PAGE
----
from High-Level Transients.

A TRANSIENT VOLTAGE is a temporary, unwanted voltage in an electrical circuit.


Transient Voltages are normally erratic, large voltages or spikes that have a short duration and a
shout rise time. Devices like Computers, Electronic Circuits (TVs Micro Wave Ovens
Sound Systems etc) require protection against Transient Voltages. Protection methods usually
include proper wiring to National Electrical Code Requirements, to include grounding, shielding
of the power lines, and use of Surge Protectors.

A Surge Protector is an electrical device that provides protection from high-level


transient voltages by limiting the level of voltage allowed downstream from the Surge
Protector/Suppressor (more commonly called a Surge Suppressor). Surge
Protector/Suppressors can be installed at service entrance panels and individual loads as
depicted in the below picture:

Figure 7-6 page 147


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Surge Suppressors power strips as shown above generally will have and on off switch and a
reset button. When they trip the power is removed from the loads and the device needs to be
manually reset to restore power to the loads. If the power surge was high enough, it could
actually damage the Suppressor and it will not reset.
Surge Suppressors are under a UL listing and requirements (IEC 61643-1, EN 61643-11
and 21 , Telcordia Technologies Technical Reference TR-NWT-001011, ANSI / IEEE
C62.xx, or UL) and mandated that all units manufactured after August 17, 1998 must pass
all test procedures outlined in the second edition of UL1449 to continue to be listed and
labeled as UL1449.

SUMMARY:

Transient Voltages are normally erratic, large voltages or spikes that have a short
duration and a shout rise time.
Devices like Computers, Electronic Circits (TVs Mircro Wave Ovens Sound
Systems etc) require protection against Transient Voltages.
Protection methods usually include proper wiring to National Electrical Code
Requirements, to include grounding, shielding of the power lines, and use of Surge
Protectors.
A Surge Protector is an electrical device that provides protection from high-level
transient voltages by limiting the level of voltage allowed downstream from the Surge
Protector/Suppressor (more commonly called a Surge Suppressor).
Surge Suppressors power strips generally have and on off switch and a reset button.
When Surge Suppressors trip the power is removed from the loads and the device needs
to be manually reset to restore power to the loads.
If the Power Surge was high enough, it could actually damage the Suppressor and it will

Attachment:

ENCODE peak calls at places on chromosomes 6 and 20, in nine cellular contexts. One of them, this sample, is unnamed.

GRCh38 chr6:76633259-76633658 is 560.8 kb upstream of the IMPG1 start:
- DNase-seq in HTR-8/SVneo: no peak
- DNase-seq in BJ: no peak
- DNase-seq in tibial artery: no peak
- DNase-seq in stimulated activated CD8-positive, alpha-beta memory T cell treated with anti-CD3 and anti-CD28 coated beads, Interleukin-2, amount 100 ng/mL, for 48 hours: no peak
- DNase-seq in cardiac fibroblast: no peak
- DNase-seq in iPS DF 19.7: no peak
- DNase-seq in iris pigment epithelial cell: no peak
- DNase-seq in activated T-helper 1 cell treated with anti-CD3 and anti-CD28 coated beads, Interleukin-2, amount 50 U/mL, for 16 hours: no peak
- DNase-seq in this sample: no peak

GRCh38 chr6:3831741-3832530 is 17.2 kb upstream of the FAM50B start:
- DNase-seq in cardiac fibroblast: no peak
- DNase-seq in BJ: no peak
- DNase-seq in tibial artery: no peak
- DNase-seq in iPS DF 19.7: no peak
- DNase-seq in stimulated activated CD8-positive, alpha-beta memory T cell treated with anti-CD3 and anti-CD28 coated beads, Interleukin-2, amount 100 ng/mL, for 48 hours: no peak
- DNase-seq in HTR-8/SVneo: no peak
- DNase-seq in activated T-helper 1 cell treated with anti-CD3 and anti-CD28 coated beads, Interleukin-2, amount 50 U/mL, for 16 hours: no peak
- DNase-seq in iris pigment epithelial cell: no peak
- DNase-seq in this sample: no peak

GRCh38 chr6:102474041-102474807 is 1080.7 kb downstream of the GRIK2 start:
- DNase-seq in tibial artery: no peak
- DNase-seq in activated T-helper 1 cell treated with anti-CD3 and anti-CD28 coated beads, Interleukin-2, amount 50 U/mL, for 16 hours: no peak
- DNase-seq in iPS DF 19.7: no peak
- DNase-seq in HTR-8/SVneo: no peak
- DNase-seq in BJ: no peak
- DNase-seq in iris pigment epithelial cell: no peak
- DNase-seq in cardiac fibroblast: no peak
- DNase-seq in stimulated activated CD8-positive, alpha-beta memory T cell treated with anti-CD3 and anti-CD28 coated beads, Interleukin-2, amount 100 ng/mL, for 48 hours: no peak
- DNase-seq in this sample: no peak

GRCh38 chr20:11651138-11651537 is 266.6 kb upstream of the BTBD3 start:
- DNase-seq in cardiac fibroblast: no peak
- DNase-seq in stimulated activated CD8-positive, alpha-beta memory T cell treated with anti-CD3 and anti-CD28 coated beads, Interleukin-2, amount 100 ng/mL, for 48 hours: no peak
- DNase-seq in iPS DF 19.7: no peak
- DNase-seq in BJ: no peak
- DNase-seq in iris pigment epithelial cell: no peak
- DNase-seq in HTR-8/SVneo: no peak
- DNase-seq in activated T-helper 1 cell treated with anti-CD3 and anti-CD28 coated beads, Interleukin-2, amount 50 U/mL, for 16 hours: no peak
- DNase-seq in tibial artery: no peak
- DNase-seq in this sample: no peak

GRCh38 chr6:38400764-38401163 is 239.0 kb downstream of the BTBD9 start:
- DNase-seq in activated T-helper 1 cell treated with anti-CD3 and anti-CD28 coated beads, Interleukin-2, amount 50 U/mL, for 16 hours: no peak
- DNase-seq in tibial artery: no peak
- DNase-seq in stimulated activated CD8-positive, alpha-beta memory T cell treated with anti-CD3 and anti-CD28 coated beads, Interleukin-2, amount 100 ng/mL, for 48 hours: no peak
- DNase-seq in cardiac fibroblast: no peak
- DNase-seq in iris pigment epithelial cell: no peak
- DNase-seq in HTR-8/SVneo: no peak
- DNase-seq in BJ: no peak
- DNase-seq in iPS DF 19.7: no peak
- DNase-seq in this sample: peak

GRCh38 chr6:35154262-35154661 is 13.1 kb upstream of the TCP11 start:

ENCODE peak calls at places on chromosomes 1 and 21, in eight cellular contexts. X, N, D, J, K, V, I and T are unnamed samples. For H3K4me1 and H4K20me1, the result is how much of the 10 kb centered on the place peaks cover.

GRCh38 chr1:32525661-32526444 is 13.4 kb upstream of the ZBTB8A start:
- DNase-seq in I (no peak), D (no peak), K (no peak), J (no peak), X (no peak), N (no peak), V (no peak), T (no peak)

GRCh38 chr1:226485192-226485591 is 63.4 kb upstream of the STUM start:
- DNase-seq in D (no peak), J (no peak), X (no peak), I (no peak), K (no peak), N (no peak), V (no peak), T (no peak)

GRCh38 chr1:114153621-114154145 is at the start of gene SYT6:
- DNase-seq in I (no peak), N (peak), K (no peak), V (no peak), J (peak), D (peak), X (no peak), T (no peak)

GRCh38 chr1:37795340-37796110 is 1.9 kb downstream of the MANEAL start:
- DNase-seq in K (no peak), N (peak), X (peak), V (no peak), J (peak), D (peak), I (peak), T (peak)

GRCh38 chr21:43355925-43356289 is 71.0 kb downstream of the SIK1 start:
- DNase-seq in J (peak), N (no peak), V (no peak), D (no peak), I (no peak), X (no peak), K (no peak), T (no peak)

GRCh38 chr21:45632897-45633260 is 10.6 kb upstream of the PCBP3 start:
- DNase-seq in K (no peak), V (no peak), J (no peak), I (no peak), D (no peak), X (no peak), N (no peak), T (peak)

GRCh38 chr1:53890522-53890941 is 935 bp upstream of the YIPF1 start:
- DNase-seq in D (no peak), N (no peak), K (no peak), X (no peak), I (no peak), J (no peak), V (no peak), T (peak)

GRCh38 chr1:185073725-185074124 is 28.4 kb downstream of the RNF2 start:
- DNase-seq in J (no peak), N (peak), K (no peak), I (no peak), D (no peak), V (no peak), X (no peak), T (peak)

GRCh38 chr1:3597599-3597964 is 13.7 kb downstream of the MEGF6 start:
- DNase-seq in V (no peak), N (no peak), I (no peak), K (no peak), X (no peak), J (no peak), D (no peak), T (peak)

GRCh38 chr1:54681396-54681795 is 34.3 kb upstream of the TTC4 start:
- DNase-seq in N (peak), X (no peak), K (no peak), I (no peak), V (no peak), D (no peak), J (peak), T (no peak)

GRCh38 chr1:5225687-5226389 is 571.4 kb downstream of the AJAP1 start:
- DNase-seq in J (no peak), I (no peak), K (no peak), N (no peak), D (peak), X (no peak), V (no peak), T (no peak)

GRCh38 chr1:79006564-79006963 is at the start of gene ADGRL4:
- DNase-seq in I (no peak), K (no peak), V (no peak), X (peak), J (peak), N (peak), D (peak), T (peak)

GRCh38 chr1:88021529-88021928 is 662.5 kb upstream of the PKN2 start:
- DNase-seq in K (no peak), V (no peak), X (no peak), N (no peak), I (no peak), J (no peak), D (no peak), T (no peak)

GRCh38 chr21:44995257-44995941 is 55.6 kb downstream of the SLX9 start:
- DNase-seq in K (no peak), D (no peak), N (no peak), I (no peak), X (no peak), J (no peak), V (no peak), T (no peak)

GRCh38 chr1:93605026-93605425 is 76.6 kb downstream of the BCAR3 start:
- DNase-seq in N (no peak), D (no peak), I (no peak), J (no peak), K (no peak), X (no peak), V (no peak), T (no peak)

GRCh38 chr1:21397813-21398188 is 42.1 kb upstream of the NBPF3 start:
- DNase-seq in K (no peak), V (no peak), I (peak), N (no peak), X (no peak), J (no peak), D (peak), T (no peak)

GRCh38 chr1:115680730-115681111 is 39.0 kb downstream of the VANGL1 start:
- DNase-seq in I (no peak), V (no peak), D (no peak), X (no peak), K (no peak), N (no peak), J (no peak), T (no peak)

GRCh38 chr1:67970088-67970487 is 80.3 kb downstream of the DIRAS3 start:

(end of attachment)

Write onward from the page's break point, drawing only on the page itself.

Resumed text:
not reset.

KEO 3. 7.

DESCRIBE what a TRANSFORMER is and how it effects Voltage.

A TRANSFORMER is an electrical device that uses electromagnetism to change voltage from


one level to another. In other words, the Voltage is Stepped Up or Stepped Down. Transformers
are used in electrical distribution systems to increase or decrease the voltage and current safely
and efficiently.
They are used to increase voltage to a High Level for Transmission across the country and then
to decrease that voltage to a Low Level for use to a variety of electrical loads (residential,
commercial, and industrial).
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An example of how Transformers accomplish this is depicted in the below picture:

Figure 7-7 page 148


Transformers allow power utility companies to distribute large amounts or power at a
reasonable cost. Large Transformers are used for power distribution along city streets and in
large manufacturing or commercial buildings. These distributions are done both above and below
ground locally and mostly overhead for long distances.
The larger transformers are maintained by qualified workers specially trained in High Voltage
Transformer Operation and Maintenance. Technicians will often work with small transformers.
Control Transformers are used to isolate the power circuit from the control circuit, providing
additional safety for the circuit operator or technician. Transformers are also used in power
supplies of most electronic equipment to Step-Up or Step-Down the line voltage to provide the
required operating voltage for the equipment.

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Transformers have a Primary Winding and a Secondary Winding wound around an Iron Core
as depicted in the below picture:

Figure 7-8 page 148


The Primary Winding is the coil that draws the power from its source and the Secondary
Winding is the coil of the transformer that delivers the energy at the transformed or changed